Carbon Farming

  • Agroforestry Services: Alley crop  Integrates annual crops with rows of perennials.
  • Agroforestry Services: Crop shade  Plants providing crop shade especially trees.
  • Agroforestry Services: Living fence  Simply managed rows of shrubs and trees.
  • Agroforestry Services: Living trellis  Plants to physically support other crops.
  • Agroforestry Services: Nitrogen  Plants that contribute to nitrogen fixation include the legume family – Fabaceae.
  • Agroforestry Services: Windbreak  Linear plantings of trees and shrubs designed to enhance crop production, protect people and livestock and benefit soil and water conservation.
  • Fodder: Bank  Fodder banks are plantings of high-quality fodder species. Their goal is to maintain healthy productive animals. They can be utilized all year, but are designed to bridge the forage scarcity of annual dry seasons. Fodder bank plants are usually trees or shrubs, and often legumes. The relatively deep roots of these woody perennials allow them to reach soil nutrients and moisture not available to grasses and herbaceous plants.
  • Industrial Crop: Biomass  Three broad categories: bamboos, resprouting woody plants, and giant grasses. uses include: protein, materials (paper, building materials, fibers, biochar etc.), chemicals (biobased chemicals), energy - biofuels
  • Management: Coppice  Cut to the ground repeatedly - resprouting vigorously. Non-destructive management systems maintaining the soil organic carbon.
  • Management: Standard  Plants grow to their standard height. Harvest fruit, seeds, or other products. Non-Destructive management systems.
  • Minor Global Crop  These crops are already grown or traded around the world, but on a smaller scale than the global perennial staple and industrial crops, The annual value of a minor global crop is under $1 billion US. Examples include shea, carob, Brazil nuts and fibers such as ramie and sisal.
  • Staple Crop: Protein  (16+ percent protein, 0-15 percent oil). Annuals include beans, chickpeas, lentils, cowpeas, and pigeon peas. Perennials include perennial beans, nuts, leaf protein concentrates, and edible milks.

References   Carbon Farming Information and Carbon Sequestration Information

Temperature Converter

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Plant Propagation

Seed - requires pre-treatment to soften the hard seedcoat and allow the ingress of water[303 ]. This can be done by soaking the seed in a small amount of nearly boiling water (which cools down quickly and does not cook the seed) and then soaking the seed for 12 - 24 hours in warm water. Alternatively, a small area of the seed coat can be abraded, being careful not to damage the embryo[K ]. The germination rate of treated seed is about 65% in about 16 days[303 ]. Seed storage behaviour is orthodox. Viability can be maintained for 2 years in open storage at room temperature[303 ].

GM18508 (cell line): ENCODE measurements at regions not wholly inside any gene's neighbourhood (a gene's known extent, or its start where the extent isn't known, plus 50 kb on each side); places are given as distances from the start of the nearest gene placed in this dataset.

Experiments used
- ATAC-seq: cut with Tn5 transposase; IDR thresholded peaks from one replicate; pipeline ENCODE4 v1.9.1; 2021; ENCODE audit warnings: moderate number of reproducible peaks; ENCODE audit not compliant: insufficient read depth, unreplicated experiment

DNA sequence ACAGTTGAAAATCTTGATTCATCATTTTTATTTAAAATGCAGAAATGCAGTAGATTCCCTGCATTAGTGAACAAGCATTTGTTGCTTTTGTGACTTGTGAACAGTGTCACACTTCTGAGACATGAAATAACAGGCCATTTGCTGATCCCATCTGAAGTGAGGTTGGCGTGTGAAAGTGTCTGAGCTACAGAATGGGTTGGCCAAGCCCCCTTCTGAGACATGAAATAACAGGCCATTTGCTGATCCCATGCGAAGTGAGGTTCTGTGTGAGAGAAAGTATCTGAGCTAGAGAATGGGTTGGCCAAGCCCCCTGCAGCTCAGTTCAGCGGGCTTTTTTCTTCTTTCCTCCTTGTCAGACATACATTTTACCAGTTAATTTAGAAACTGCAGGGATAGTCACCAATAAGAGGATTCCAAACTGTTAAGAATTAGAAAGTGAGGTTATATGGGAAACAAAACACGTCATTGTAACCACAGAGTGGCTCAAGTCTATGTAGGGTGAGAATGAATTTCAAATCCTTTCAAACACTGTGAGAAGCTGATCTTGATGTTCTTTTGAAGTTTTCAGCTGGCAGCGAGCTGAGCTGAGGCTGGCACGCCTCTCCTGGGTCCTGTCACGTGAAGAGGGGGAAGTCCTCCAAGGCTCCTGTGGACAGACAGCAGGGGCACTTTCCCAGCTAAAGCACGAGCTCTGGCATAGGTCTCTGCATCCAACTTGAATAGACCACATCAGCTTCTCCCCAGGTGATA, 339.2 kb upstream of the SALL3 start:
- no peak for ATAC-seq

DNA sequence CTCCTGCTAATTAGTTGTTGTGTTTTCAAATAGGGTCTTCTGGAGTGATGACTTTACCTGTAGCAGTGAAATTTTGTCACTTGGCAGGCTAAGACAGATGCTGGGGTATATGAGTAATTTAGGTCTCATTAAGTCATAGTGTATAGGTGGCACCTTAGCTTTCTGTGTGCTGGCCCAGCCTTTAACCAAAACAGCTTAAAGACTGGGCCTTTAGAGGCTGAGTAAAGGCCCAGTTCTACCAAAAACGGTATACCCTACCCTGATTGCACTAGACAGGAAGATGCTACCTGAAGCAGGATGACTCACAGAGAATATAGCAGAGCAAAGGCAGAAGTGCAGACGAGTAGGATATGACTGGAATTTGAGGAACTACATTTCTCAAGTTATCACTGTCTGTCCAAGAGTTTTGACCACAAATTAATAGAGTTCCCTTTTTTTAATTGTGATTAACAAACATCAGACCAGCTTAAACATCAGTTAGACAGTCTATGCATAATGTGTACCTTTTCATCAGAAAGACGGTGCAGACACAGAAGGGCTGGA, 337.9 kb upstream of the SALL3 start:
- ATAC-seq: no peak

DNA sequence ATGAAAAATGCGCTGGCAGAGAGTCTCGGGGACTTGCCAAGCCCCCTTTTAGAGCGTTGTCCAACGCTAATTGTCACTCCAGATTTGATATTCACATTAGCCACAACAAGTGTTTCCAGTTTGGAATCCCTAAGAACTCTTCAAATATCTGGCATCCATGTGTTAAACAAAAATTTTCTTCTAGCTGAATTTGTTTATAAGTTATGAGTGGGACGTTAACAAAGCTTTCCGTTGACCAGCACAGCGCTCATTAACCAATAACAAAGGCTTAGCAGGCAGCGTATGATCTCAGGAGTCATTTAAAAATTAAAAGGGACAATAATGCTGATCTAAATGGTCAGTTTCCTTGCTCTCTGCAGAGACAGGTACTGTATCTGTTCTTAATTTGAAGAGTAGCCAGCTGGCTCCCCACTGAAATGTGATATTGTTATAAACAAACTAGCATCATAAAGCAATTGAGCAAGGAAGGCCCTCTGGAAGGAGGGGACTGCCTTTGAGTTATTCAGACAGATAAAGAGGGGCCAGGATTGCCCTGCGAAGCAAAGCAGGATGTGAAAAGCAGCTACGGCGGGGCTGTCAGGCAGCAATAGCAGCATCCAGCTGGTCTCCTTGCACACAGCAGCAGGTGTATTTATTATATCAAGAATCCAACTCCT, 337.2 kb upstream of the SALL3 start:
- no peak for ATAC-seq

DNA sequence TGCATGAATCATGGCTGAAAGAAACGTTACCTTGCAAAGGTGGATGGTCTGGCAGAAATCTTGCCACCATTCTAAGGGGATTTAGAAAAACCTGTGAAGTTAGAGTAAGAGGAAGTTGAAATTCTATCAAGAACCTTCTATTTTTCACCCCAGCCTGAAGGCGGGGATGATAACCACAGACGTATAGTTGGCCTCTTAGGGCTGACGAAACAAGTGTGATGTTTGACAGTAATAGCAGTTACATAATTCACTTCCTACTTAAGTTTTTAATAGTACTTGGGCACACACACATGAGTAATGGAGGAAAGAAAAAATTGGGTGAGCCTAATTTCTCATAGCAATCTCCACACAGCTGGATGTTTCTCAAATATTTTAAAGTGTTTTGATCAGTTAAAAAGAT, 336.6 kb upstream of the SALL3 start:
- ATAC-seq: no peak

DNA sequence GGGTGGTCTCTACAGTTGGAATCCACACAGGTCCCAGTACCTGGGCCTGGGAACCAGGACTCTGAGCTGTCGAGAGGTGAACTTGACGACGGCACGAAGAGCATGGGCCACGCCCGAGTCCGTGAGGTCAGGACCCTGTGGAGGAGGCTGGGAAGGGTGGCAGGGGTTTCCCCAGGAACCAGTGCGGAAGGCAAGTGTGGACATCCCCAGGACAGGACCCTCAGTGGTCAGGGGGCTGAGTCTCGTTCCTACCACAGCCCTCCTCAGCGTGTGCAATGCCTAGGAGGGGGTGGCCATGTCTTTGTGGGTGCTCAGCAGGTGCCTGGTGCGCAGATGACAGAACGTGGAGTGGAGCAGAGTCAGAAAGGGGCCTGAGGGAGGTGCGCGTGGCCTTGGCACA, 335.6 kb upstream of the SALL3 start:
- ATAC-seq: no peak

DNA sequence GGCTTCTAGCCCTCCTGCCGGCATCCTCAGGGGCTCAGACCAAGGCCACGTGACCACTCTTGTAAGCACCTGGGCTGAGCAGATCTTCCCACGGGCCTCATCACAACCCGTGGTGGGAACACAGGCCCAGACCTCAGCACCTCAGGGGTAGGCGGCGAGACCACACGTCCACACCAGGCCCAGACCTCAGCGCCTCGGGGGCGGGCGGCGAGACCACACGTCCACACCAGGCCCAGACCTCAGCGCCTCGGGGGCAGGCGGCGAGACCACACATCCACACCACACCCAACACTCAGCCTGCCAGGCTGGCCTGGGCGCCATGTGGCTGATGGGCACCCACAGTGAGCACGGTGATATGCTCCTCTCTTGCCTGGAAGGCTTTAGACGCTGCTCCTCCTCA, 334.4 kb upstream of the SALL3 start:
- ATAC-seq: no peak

Other Names

If available other names are mentioned here

Alambu, Arisina jeenangi, Barya-jantis, Champai, Checheko, Chithagathi, Ekad, Jaint, Jainti, Jait, Jarjan, Jayant, Jayanti, Jayantika, Jayantri, Jayat, Jayati, Jayatiphul, Jintri, Joyontri, Karijeenangimara, Karunchembai, Kedangu, Mbondo, Muzimbandeya, Mwethia, Nellithalai, Raishingin, Rawasan, River bean, Samintha, Sassadenha, Sempa, Shevri, Shewarie, Suiminta, Thaitimul, Tingkwanga, Torero, Zamarke,

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Found In

Countries where the plant has been found are listed here if the information is available

Cape Verde; Mauritania; Senegal; Sierra Leone; Mali; Burkina Faso; Ghana; Niger; Chad; Togo; Benin; Nigeria; Cameroon; Central African Republic; Egypt; Sudan; South Sudan; Ethiopia; Somalia; Uganda; Burundi; Rwanda; Tanzania, United Republic of; Kenya; Congo, The Democratic Republic of the; Angola; Zambia; Zimbabwe; Mozambique; Botswana; Swaziland; South Africa; Namibia, Afghanistan, Africa, Asia, Australia, Bahrain, Botswana, Burkina Faso, Burma, Cameroon, Central Africa, Chad, Côte d'Ivoire, Cyprus, East Africa, Egypt, Ethiopia, Gambia, Ghana, Guinea, Guinée, Guinea-Bissau, India, Indochina, Indonesia, Iran, Iraq, Ivory Coast, Kenya, Laos, Malaysia, Mali, Mozambique, Myanmar, Nigeria, North Africa, Northeastern India, Pakistan, SE Asia, Senegal, Sierra Leone, Somalia, South Africa, Southern Africa, Sri Lanka, Sudan, Suriname, Swaziland, Tanzania, Thailand, Tunisia, Uganda, Vietnam, West Africa, Zambia, Zimbabwe,

Weed Potential

Right plant wrong place. We are currently updating this section. Please note that a plant may be invasive in one area but may not in your area so it’s worth checking.

Conservation Status

IUCN Red List of Threatened Plants Status : This taxon has not yet been assessed

Related Plants
Latin NameCommon NameHabitHeightHardinessGrowthSoilShadeMoistureEdibleMedicinalOther
Sesbania bispinosaPrickly SesbanAnnual/Biennial2.0 10-12 FLMHNMWe224
Sesbania grandifloraVegetable Hummingbird, Agati,Tree12.0 9-12 FLMHNMWe324
Sesbania herbaceaColorado River Hemp, Bigpod sesbaniaAnnual3.0 0-0  LMHSNM002

Growth: S = slow M = medium F = fast. Soil: L = light (sandy) M = medium H = heavy (clay). pH: A = acid N = neutral B = basic (alkaline). Shade: F = full shade S = semi-shade N = no shade. Moisture: D = dry M = Moist We = wet Wa = water.


Expert comment


(L.) Merr.

Botanical References

Links / References

For a list of references used on this page please go here
A special thanks to Ken Fern for some of the information used on this page.